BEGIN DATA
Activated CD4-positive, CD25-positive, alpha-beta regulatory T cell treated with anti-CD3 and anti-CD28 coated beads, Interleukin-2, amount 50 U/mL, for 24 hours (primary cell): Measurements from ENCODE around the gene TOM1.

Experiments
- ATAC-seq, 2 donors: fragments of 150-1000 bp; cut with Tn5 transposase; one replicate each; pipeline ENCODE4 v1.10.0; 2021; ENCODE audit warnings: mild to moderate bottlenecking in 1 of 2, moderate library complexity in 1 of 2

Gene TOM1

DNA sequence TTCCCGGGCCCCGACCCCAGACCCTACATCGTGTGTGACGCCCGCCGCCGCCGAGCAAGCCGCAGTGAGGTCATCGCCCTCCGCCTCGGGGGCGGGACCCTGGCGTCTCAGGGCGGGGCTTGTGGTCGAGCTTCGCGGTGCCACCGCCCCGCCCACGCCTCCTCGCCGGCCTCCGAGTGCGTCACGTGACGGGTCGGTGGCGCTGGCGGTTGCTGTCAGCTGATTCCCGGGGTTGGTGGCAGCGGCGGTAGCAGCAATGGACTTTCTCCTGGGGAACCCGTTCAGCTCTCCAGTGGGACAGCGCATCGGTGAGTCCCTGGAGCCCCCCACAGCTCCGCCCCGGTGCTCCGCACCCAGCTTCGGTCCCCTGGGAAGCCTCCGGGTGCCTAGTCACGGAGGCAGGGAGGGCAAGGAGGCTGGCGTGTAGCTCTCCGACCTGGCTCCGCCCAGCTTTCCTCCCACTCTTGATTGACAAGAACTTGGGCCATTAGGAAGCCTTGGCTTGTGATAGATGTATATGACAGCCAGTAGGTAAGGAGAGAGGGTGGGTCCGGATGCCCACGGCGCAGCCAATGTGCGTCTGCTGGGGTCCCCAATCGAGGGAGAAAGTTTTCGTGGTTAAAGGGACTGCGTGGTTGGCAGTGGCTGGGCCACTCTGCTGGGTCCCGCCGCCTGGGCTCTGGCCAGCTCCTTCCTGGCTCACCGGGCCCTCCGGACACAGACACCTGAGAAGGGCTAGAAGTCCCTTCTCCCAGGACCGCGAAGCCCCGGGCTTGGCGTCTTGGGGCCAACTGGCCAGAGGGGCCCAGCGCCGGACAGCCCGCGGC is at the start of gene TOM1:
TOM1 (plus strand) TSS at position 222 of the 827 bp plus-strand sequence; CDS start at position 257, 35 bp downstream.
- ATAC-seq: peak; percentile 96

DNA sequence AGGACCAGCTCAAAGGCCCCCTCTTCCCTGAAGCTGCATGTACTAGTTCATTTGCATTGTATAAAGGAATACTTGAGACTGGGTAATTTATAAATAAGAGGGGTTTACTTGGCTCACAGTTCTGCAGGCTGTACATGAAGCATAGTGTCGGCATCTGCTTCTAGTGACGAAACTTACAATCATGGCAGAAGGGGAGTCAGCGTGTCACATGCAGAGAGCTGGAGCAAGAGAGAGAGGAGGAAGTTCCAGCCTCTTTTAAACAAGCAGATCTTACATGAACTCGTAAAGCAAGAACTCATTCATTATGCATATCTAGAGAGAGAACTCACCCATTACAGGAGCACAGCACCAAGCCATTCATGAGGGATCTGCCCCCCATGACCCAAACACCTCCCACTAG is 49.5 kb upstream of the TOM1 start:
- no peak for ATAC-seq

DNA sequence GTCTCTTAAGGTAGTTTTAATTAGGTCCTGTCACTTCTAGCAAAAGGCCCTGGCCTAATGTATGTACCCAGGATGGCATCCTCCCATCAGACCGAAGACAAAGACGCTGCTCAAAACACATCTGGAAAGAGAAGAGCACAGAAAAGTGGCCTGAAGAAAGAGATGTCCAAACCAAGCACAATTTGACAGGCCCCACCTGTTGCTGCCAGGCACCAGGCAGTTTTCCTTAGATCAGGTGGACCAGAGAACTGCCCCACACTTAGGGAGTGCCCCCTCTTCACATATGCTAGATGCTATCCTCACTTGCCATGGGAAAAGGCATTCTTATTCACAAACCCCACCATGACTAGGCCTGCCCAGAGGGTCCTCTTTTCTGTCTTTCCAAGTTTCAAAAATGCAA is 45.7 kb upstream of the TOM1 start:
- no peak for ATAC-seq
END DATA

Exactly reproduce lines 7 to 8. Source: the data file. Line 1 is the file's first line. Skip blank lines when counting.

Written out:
- ATAC-seq: peak; percentile 96

DNA sequence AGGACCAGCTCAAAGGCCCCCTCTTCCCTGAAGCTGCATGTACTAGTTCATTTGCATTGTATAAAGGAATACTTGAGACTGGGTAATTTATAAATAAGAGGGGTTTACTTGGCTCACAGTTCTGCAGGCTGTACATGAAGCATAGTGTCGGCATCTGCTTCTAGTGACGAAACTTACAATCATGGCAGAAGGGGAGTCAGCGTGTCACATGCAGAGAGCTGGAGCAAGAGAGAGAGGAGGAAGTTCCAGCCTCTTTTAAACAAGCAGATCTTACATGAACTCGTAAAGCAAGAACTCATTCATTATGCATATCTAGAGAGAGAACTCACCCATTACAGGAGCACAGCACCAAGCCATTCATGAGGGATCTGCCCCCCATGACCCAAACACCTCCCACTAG is 49.5 kb upstream of the TOM1 start: